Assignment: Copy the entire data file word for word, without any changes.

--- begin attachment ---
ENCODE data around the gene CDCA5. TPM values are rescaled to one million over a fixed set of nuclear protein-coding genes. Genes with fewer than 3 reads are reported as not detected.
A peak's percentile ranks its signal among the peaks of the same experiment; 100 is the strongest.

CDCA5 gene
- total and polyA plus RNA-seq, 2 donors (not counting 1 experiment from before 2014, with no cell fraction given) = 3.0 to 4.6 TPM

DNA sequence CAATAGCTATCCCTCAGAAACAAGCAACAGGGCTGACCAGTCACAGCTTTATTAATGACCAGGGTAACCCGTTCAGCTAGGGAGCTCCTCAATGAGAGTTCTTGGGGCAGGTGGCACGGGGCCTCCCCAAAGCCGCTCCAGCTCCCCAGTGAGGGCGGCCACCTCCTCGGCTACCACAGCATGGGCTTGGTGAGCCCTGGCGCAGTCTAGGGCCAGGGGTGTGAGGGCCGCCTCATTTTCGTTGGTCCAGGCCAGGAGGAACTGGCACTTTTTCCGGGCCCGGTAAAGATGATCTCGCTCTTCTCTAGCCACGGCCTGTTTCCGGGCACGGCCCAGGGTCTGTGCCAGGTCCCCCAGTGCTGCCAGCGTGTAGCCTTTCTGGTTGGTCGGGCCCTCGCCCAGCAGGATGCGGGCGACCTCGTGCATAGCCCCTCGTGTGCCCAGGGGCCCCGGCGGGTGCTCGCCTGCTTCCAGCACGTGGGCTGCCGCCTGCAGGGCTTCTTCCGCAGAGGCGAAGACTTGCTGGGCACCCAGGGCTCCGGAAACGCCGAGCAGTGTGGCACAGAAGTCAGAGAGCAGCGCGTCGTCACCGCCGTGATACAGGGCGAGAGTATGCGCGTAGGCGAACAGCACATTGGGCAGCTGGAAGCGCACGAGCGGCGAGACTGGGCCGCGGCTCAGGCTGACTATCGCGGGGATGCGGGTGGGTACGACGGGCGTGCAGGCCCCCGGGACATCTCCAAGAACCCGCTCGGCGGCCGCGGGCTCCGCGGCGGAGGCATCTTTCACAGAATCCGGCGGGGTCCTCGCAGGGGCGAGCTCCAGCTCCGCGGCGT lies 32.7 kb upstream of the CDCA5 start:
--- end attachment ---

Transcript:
ENCODE data around the gene CDCA5. TPM values are rescaled to one million over a fixed set of nuclear protein-coding genes. Genes with fewer than 3 reads are reported as not detected.
A peak's percentile ranks its signal among the peaks of the same experiment; 100 is the strongest.

CDCA5 gene
- total and polyA plus RNA-seq, 2 donors (not counting 1 experiment from before 2014, with no cell fraction given) = 3.0 to 4.6 TPM

DNA sequence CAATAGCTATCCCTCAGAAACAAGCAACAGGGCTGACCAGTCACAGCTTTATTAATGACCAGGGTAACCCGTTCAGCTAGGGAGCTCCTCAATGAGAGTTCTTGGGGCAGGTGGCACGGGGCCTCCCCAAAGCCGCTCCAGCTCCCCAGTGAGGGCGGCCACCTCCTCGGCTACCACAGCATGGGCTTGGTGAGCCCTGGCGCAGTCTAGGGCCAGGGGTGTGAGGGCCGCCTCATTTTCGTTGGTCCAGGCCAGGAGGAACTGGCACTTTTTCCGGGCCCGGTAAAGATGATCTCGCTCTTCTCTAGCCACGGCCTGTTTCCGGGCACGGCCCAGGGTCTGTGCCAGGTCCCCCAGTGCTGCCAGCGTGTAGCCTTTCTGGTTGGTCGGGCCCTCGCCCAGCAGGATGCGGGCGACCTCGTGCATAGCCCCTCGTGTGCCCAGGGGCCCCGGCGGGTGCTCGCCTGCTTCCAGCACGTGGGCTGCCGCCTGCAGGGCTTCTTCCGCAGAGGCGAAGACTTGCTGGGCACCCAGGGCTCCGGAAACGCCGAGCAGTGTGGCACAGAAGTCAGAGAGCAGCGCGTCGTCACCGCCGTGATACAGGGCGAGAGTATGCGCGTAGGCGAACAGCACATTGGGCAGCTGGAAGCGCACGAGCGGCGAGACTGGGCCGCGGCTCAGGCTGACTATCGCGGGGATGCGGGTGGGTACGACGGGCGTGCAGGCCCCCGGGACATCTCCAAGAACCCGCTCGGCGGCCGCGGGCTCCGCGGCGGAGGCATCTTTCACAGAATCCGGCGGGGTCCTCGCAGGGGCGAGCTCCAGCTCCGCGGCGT lies 32.7 kb upstream of the CDCA5 start: